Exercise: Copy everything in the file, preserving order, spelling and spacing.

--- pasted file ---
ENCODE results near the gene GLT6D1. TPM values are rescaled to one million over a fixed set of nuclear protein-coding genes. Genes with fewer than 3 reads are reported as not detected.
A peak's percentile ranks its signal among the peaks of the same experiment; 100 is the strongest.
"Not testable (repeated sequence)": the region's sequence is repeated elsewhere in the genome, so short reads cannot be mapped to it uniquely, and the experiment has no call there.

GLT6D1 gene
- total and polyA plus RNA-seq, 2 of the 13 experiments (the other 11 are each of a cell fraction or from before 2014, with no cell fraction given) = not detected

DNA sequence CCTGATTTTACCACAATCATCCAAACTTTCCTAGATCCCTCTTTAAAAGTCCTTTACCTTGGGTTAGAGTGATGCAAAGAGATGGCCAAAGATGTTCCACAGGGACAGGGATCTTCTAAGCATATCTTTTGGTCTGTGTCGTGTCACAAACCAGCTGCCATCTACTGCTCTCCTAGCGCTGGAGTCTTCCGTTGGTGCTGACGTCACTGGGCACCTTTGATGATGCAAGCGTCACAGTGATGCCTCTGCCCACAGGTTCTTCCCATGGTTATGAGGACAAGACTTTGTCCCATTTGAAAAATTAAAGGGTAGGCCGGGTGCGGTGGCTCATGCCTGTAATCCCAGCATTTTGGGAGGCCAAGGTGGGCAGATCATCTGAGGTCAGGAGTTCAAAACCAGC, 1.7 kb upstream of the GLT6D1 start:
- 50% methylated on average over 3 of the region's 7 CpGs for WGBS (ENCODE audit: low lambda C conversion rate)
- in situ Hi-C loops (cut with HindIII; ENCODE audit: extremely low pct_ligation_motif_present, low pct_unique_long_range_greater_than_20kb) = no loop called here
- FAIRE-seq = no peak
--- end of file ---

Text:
ENCODE results near the gene GLT6D1. TPM values are rescaled to one million over a fixed set of nuclear protein-coding genes. Genes with fewer than 3 reads are reported as not detected.
A peak's percentile ranks its signal among the peaks of the same experiment; 100 is the strongest.
"Not testable (repeated sequence)": the region's sequence is repeated elsewhere in the genome, so short reads cannot be mapped to it uniquely, and the experiment has no call there.

GLT6D1 gene
- total and polyA plus RNA-seq, 2 of the 13 experiments (the other 11 are each of a cell fraction or from before 2014, with no cell fraction given) = not detected

DNA sequence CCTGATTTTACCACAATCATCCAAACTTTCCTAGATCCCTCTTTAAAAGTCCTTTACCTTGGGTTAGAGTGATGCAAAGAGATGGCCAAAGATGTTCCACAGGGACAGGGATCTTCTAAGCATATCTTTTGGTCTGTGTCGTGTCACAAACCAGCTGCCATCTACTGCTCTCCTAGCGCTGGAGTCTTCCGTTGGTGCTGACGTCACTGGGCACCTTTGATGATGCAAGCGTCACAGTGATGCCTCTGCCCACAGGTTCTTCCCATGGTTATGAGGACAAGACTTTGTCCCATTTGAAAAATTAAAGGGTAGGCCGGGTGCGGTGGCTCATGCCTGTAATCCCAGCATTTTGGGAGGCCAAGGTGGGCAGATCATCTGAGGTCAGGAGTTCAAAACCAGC, 1.7 kb upstream of the GLT6D1 start:
- 50% methylated on average over 3 of the region's 7 CpGs for WGBS (ENCODE audit: low lambda C conversion rate)
- in situ Hi-C loops (cut with HindIII; ENCODE audit: extremely low pct_ligation_motif_present, low pct_unique_long_range_greater_than_20kb) = no loop called here
- FAIRE-seq = no peak